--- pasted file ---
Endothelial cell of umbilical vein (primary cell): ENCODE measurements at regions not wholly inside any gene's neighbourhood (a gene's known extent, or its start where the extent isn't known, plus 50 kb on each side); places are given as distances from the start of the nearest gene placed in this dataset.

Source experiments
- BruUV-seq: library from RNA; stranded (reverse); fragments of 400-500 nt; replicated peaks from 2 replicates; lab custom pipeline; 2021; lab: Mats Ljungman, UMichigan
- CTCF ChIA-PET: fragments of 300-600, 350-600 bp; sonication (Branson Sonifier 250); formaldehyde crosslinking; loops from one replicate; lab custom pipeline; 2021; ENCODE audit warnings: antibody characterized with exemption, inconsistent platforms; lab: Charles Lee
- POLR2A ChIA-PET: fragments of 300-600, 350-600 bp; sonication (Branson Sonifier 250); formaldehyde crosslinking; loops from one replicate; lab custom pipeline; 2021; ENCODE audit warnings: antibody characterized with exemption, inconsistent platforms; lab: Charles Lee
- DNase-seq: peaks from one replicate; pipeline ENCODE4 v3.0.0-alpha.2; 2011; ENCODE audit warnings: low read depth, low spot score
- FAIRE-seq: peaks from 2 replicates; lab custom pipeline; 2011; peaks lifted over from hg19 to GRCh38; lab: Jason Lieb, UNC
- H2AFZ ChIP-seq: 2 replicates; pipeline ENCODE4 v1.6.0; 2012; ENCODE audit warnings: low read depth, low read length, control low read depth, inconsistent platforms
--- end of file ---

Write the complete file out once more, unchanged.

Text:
Endothelial cell of umbilical vein (primary cell): ENCODE measurements at regions not wholly inside any gene's neighbourhood (a gene's known extent, or its start where the extent isn't known, plus 50 kb on each side); places are given as distances from the start of the nearest gene placed in this dataset.

Source experiments
- BruUV-seq: library from RNA; stranded (reverse); fragments of 400-500 nt; replicated peaks from 2 replicates; lab custom pipeline; 2021; lab: Mats Ljungman, UMichigan
- CTCF ChIA-PET: fragments of 300-600, 350-600 bp; sonication (Branson Sonifier 250); formaldehyde crosslinking; loops from one replicate; lab custom pipeline; 2021; ENCODE audit warnings: antibody characterized with exemption, inconsistent platforms; lab: Charles Lee
- POLR2A ChIA-PET: fragments of 300-600, 350-600 bp; sonication (Branson Sonifier 250); formaldehyde crosslinking; loops from one replicate; lab custom pipeline; 2021; ENCODE audit warnings: antibody characterized with exemption, inconsistent platforms; lab: Charles Lee
- DNase-seq: peaks from one replicate; pipeline ENCODE4 v3.0.0-alpha.2; 2011; ENCODE audit warnings: low read depth, low spot score
- FAIRE-seq: peaks from 2 replicates; lab custom pipeline; 2011; peaks lifted over from hg19 to GRCh38; lab: Jason Lieb, UNC
- H2AFZ ChIP-seq: 2 replicates; pipeline ENCODE4 v1.6.0; 2012; ENCODE audit warnings: low read depth, low read length, control low read depth, inconsistent platforms